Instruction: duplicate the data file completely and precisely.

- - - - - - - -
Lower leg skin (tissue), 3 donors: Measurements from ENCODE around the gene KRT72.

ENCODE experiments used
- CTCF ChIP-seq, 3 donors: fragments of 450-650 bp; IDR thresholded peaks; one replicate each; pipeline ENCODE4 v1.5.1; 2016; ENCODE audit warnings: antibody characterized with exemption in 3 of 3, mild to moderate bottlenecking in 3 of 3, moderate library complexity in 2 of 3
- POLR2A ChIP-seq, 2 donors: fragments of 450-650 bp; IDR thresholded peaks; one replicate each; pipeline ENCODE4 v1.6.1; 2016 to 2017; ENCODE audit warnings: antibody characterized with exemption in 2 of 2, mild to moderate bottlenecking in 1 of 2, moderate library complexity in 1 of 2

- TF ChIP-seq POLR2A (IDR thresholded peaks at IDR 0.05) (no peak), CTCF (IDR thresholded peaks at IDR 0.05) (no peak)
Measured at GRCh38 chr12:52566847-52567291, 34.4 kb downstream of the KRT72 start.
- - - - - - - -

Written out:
Lower leg skin (tissue), 3 donors: Measurements from ENCODE around the gene KRT72.

ENCODE experiments used
- CTCF ChIP-seq, 3 donors: fragments of 450-650 bp; IDR thresholded peaks; one replicate each; pipeline ENCODE4 v1.5.1; 2016; ENCODE audit warnings: antibody characterized with exemption in 3 of 3, mild to moderate bottlenecking in 3 of 3, moderate library complexity in 2 of 3
- POLR2A ChIP-seq, 2 donors: fragments of 450-650 bp; IDR thresholded peaks; one replicate each; pipeline ENCODE4 v1.6.1; 2016 to 2017; ENCODE audit warnings: antibody characterized with exemption in 2 of 2, mild to moderate bottlenecking in 1 of 2, moderate library complexity in 1 of 2

- TF ChIP-seq POLR2A (IDR thresholded peaks at IDR 0.05) (no peak), CTCF (IDR thresholded peaks at IDR 0.05) (no peak)
Measured at GRCh38 chr12:52566847-52567291, 34.4 kb downstream of the KRT72 start.